Week 3 at IAR: The Casual Sextet

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Since 2000 I’ve written a number of pieces that aren’t the usual “lead sheet” type of jazz tune.  I formed The Casual Sextet to perform these compositions.  We’ve been playing off and on for about 10 years, and it’s always been with different personnel and instrumentation.  I’m finally going in a more concrete direction with the group, and back in March I organized a show for The Casual Sextet at Fat Cat that included myself on alto saxophone, Natalie John on vocals, Brad Mason on trumpet, Yoshi Waki on bass, Mike Eckroth on piano, and Brian Fishler on drums.  It was the first gig in 3 years with this band, with an almost completely different lineup of musicians, and it felt good to revisit these somewhat unusual works in the Travis lexicon. By the way…my first arrangement of a Bjork song was “Army of Me’ for the Casual Sextet, and it served as a prototype for the Bjorkestra arrangement!

It was a no-brainer then to bring this band into the studio to record for the IAR series. Yoshi wasn’t able to do it, but my friend and amazing bass player Sam Minaie (who also recorded the quartet stuff a couple of weeks prior) came it and tore it up!

In keeping with tradition, here are a few of the rough mixes:

Like Hermeto: This is dedicated to Hermeto Pascoal, one of my musical idols.  The chromatic eighth note line is inspired my his music.

Dreaming in Teflon: One of the first songs I wrote for The Casual Sextet, features a 7/8 ostinato figure, a chromatic melody, a blowing section, and a gospelly vocal solo.

Tyranny in Paradise: This is another extended composition that has an intro for saxophone and voice duet, which gives way to a more sinister melody (the tyranny, maybe?), followed by a more hopeful tune.

enjoy!

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Bjorkestra: The Lost Banff Tracks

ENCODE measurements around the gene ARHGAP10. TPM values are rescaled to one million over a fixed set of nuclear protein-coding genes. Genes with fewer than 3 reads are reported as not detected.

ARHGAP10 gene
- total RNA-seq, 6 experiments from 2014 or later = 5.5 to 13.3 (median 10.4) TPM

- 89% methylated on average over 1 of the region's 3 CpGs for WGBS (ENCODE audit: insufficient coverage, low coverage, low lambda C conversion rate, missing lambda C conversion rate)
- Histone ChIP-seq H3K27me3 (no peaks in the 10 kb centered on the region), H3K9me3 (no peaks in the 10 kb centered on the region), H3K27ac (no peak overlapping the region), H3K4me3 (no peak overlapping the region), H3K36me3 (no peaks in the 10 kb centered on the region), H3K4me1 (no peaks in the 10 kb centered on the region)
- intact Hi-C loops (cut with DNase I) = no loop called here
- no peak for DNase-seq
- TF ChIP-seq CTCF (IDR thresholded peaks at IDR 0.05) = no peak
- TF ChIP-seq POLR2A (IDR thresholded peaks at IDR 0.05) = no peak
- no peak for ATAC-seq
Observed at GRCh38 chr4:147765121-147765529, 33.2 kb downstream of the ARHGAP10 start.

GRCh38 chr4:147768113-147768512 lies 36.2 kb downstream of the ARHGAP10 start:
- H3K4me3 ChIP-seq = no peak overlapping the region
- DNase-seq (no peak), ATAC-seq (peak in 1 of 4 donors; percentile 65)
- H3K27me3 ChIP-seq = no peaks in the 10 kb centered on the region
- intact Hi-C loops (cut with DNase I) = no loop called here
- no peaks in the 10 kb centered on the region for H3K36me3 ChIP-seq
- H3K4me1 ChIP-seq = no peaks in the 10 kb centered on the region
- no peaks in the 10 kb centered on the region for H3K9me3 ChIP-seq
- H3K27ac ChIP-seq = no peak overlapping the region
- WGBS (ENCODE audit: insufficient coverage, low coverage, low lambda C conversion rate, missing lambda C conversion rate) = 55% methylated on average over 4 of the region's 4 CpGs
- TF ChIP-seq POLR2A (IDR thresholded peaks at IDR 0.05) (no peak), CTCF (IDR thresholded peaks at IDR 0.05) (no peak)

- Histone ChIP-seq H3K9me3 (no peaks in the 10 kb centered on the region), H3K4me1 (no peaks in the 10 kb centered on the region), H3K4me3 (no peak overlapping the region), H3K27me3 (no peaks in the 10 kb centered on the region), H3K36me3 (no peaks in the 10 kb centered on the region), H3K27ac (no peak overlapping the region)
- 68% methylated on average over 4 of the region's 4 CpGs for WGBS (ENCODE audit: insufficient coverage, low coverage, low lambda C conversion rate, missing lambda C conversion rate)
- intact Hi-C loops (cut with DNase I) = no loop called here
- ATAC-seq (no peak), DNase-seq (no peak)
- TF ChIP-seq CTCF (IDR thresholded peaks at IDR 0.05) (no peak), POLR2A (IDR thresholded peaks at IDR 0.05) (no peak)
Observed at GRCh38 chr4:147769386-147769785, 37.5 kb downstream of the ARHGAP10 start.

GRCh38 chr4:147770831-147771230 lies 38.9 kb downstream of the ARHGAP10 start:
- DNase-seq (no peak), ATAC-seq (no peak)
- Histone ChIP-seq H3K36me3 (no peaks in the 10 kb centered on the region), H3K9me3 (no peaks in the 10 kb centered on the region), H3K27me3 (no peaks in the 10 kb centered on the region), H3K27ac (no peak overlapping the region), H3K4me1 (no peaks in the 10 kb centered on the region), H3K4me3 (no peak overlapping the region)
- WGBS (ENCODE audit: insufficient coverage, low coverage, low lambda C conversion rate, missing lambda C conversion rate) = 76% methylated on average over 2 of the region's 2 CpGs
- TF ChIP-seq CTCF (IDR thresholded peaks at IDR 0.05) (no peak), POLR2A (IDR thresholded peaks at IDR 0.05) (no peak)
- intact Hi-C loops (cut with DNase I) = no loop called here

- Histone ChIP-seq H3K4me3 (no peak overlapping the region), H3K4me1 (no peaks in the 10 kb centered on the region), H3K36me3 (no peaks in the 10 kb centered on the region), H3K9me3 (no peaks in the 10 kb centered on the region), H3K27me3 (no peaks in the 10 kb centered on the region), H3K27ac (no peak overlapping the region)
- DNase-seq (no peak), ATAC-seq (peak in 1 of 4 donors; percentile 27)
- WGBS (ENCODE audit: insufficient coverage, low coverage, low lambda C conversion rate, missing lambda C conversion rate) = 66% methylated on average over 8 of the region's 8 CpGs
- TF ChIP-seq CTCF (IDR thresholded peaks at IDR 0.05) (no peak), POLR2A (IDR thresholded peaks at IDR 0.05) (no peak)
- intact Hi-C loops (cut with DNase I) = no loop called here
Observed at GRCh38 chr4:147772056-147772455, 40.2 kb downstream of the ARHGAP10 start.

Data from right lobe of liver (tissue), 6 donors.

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I attended the Banff Jazz Workshop for Improvised Music in spring 2008, and had the amazing opportunity to have my Bjorkestra arrangements performed and recorded by several of the students taking part in the workshop.  It’s been awhile, so I don’t exactly remember the names of everyone that took part in recording these tracks, but I do remember a few: Natalie John, vocals; Mark Nelson, drums; Chris van Voorst van Beest, bass; Dan Gassin, piano; Stan Killian, tenor sax (solo on “Pluto”).

The cool thing about these recordings is that none of these tunes have been recorded in the studio previously or since.  Everyone did an excellent job, pulling it together in just a couple of rehearsals, and everyone’s enthusiasm in making this music happen was absolutely special and beautiful!

Big Time Sensuality – This arrangement was inspired by Bjork’s live version on “Post Live” from her “Live Box” collection.  The intro and outro has a classic Ellingtonian vibe, and fully exploits the energy and impact of jazz big band with an intense slow shuffle feel. 

All is Full of Love – One of the few instrumental arrangements for The Bjorkestra, this arrangement is an alto saxophone feature that I wrote for myself to perform as the soloist with the band.  It has a Gershwin-esque introduction that gives way to a jazz ballad.  The saxophone solo section goes into double time for a medium swing feel, and there’s a nice (if I may say so myself) saxophone cadenza at the end. 

Pluto – This is one of my favorite arrangements for The Bjorkestra, because of the distinct contrast between it and the original version on Bjork’s “Homogenic.”  I had the idea from the first lyric of the song, “Excuse me, but I just have to explode” to contain the energy of the arrangement into a re-harmonized and sensuous bossa-nova that has a real inner tension and pathos.  The energy and tension slowly builds to the end, where the music “explodes” into a collective free improvisation.